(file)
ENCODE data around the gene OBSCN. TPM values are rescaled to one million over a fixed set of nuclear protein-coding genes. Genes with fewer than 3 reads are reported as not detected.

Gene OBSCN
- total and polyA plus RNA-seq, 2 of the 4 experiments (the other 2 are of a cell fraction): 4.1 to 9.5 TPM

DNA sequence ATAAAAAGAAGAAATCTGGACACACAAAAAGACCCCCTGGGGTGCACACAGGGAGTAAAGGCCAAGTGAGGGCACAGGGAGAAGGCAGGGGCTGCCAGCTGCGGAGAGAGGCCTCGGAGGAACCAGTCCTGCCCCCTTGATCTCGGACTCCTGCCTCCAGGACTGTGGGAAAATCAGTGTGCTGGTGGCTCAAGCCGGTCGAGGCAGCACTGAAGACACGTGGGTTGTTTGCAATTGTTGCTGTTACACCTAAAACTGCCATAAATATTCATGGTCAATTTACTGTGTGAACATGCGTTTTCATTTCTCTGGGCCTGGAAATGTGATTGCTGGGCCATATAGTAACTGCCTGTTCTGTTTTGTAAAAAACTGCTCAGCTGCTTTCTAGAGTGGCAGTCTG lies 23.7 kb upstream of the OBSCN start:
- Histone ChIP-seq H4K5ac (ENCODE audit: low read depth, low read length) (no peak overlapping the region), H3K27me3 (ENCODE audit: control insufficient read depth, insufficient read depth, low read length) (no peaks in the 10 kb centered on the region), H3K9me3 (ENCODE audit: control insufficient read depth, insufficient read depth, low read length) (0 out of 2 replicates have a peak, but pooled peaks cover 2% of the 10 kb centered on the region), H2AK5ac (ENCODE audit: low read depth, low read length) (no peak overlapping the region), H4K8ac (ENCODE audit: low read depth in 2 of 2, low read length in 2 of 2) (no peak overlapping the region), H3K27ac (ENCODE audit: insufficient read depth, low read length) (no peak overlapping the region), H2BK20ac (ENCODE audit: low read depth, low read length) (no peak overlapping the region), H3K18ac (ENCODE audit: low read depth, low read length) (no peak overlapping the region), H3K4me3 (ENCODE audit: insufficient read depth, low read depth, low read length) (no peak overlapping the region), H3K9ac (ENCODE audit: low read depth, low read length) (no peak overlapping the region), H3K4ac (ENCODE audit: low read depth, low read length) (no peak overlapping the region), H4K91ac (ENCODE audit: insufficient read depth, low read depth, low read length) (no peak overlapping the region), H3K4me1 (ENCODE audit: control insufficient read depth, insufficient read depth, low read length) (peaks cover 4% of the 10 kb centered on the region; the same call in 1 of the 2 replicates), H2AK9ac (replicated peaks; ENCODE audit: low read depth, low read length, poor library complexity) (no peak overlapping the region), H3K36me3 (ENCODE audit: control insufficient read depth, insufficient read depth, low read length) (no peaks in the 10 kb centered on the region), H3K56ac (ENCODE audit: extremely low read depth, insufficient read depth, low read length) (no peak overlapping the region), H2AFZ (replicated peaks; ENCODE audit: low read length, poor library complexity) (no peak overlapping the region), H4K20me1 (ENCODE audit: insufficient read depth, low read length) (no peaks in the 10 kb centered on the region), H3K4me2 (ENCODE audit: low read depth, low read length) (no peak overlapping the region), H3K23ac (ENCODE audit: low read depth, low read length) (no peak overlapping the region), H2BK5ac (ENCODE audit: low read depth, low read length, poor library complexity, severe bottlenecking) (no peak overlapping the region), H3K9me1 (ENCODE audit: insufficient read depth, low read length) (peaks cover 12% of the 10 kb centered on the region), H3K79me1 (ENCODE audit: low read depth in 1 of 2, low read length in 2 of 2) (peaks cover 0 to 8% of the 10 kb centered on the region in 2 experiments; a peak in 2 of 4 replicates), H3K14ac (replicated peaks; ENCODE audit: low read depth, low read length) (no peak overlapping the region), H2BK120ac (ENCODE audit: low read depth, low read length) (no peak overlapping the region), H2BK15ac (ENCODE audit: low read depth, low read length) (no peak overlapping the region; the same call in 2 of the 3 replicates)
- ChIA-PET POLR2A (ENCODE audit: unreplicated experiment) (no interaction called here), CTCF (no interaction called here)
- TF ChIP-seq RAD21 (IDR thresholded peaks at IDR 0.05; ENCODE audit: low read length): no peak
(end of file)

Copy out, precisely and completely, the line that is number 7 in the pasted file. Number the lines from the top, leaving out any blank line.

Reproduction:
- TF ChIP-seq RAD21 (IDR thresholded peaks at IDR 0.05; ENCODE audit: low read length): no peak